Human beings have only been able to fly for about 112 years. About 50 years into that, we got pretty good at it, using tried-and-true methods of propulsion and lift to get fixed wing aircraft with jet engines going pretty much anywhere we wanted them to. But now, as flying machines get more and more ubiquitous, we’re coming up with some pretty crazy ways of getting things off the ground.

Take DARPA’s newest X-plane (or experimental aircraft), for example. When Aurora Flight Sciences won the contract to design a vertical take off and landing (VTOL) plane in March, their concept was like nothing we’d seen before. The LightningStrike has a bullet-shaped fuselage and two boxy wings, which hold a bank of 24 ducted fans that can rotate to both push the plane vertically off of the ground, and then propel it forward at more than 400 miles per hour. DARPA is putting a lot into VTOL planes because of their usefulness in all kinds of military and civilian operations — fixed-wing flight aircraft can fly faster and further than helicopters can, but they usually require long runways to take off and land. VTOL planes eliminate that. The initial concept video for the Lightning Strike showed Aurora’s unique design, but until today we didn’t know if the thing would actually fly.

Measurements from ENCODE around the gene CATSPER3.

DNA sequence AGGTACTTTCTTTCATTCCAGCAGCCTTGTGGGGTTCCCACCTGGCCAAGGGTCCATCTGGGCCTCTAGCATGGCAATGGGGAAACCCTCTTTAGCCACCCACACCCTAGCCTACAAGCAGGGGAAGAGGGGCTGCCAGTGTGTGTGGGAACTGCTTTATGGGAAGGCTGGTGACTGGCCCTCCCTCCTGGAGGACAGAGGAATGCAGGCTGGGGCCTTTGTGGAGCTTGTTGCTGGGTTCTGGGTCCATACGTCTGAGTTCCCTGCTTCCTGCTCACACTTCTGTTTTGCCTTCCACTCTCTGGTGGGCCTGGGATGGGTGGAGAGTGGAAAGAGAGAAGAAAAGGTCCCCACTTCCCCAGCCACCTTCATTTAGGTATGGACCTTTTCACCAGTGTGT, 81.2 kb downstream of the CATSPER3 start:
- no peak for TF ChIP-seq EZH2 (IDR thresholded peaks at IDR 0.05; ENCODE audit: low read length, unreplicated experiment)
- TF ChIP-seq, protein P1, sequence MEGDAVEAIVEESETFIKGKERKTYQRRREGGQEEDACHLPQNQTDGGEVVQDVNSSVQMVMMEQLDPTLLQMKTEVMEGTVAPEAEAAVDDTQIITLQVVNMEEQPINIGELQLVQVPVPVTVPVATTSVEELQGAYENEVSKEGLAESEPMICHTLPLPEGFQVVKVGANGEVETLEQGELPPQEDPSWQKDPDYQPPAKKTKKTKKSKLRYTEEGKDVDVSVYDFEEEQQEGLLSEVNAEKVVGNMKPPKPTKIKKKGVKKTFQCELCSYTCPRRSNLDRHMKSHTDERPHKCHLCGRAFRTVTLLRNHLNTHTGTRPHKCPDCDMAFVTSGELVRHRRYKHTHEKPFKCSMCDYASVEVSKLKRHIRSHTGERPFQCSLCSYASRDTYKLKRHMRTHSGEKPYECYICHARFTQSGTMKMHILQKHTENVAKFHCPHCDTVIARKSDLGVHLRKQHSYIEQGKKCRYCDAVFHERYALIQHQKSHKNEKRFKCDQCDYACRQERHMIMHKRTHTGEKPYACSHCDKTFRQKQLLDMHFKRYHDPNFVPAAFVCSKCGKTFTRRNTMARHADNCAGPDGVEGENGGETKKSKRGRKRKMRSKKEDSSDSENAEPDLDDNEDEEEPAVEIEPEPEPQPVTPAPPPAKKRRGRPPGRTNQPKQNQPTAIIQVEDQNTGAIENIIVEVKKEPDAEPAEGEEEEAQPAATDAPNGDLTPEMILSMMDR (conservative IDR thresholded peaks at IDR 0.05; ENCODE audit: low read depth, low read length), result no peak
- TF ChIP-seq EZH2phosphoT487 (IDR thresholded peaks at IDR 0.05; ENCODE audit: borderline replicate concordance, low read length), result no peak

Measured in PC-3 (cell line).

While we haven’t seen a full scale model in action, Aurora’s scale model works just fine.

We can only imagine this makes a sound like a million of those college-dorm box fans strapped together.

The 325-pound model flown today is only 20 percent of the size and weight of the full plane. Aurora says their full-scale model should be ready sometime in the next two years. They 3D-printed some of the fuselage parts, which saved weight, time, and money when putting together the model plane.

“The successful subscale aircraft flight was an important and exciting step for Aurora and our customer,” Tom Clancy, Aurora’s chief technology officer, said in a press release. “Our design’s distributed electric propulsion system involves breaking new ground with a flight control system requiring a complex set of control effectors. This first flight is an important, initial confirmation that both the flight controls and aerodynamic design are aligning with our design predictions.”

DARPA gave Aurora the contract earlier this year after a year-long design competition. They’re looking for a plane with a specific set of specs: it has to be able to fly between 345-460 miles per hour, raise hover efficiency from previous VTOL designs from 60 percent to at least 75 percent, present a cruise lift-to-drag ratio (a score calculated through flight tests, equations, and a wind tunnel) of at least 10, and be able to carry a payload equal to 40 percent of the its total weight. So far, it looks like they’re on the right track.

Photos via Vimeo/ Aurora Flight Sciences